Earlier this month (February 2014), the U.S. Food and Drug Administration released experimental results that suggest that bisphenol A does not affect human health at low doses. What does this mean for consumers?
What is bisphenol A? Bisphenol A, more commonly known as BPA, is a chemical widely used to make polycarbonate plastics and epoxy resins. Polycarbonate plastics are found in some food and drink packaging such as water and baby bottles, compact discs, impact-resistant safety equipment, and medical devices including those used in hospital settings. Epoxy resins are used to coat metal products such as food cans, bottle tops, and water supply pipes. BPA can also be found in certain thermal paper products, including some cash register and ATM receipts. Some dental sealants and composites may also contribute to BPA exposure.
How does BPA get into the body? The primary source of exposure to BPA for most people is through the diet. While air, dust, and water are other possible sources of exposure, BPA in food and beverages accounts for the majority of daily human exposure. Bisphenol A can leach into food from the protective internal epoxy resin coatings of canned foods and from consumer products such as polycarbonate tableware, food storage containers, water bottles, and baby bottles. BPA can also be found in breast milk.
Why are people concerned about BPA? One reason people may be concerned about BPA is because human exposure to BPA is widespread. The 2003-2004 National Health and Nutrition Examination Survey (NHANES III) conducted by the Centers for Disease Control and Prevention (CDC) found detectable levels of BPA in 93% of 2517 urine samples from people six years and older. The CDC NHANES data are considered representative of exposures in the U.S. Prior to the February 2014 report, parents may have been concerned because some animal studies reported effects in fetuses and newborns exposed to BPA.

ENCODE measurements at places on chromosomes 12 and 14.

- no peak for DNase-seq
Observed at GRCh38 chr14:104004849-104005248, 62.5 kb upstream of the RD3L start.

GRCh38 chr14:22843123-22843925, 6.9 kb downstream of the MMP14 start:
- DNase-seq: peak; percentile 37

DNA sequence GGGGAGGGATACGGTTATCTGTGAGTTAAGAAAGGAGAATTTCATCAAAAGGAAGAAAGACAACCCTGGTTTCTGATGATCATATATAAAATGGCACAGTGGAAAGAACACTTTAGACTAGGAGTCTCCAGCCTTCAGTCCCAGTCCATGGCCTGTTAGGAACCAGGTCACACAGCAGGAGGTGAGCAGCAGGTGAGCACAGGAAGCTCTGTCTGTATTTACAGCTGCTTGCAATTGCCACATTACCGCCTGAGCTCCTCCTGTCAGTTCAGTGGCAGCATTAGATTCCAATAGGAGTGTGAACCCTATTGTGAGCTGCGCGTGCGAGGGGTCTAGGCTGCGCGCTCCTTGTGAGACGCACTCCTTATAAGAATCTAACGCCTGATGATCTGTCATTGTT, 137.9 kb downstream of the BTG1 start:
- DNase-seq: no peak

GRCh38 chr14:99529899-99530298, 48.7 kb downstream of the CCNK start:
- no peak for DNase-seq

The report issued this month by the FDA and the National Institutes of Health indicates that BPA exposure at low doses (2.5 to 2,700 µg per kg body weight per day) did not produce effects in rat studies. The exposure at even the lowest level was 70 times higher than any realistic human exposure.
What can you do to minimize exposure to BPA? Even though evidence is pointing to the safety of low-dose exposure to BPA, if you are concerned you can make personal choices to reduce exposure:
- Don’t microwave polycarbonate plastic food containers. Polycarbonate is strong and durable but over time it may break down from repeated use at high temperatures.
- Avoid plastic containers with the #7 on the bottom unless they are specifically labeled BPA-free.
- When possible, opt for glass, porcelain or stainless steel containers for hot food or liquids.
- Choose fresh or frozen foods over commercially canned foods.
- Use infant formula bottles that are BPA-free and look for toys that are labeled BPA-free.
What about home canning lids? The standard 2-piece canning lids are now BPA free! Jarden Home Brands (Ball Canning) and other major companies removed BPA from canning lids effective 2013.
The National Toxicology program has more information available:
- National Toxicology Program Brief on Bisphenol A
- National Toxicology Program factsheet (consumer ready)
The Public Broadcasting Corporation reported on a story in 2008 by the Milwaukee Journal Sentinel on this issue. Stay food safe and healthy! Barb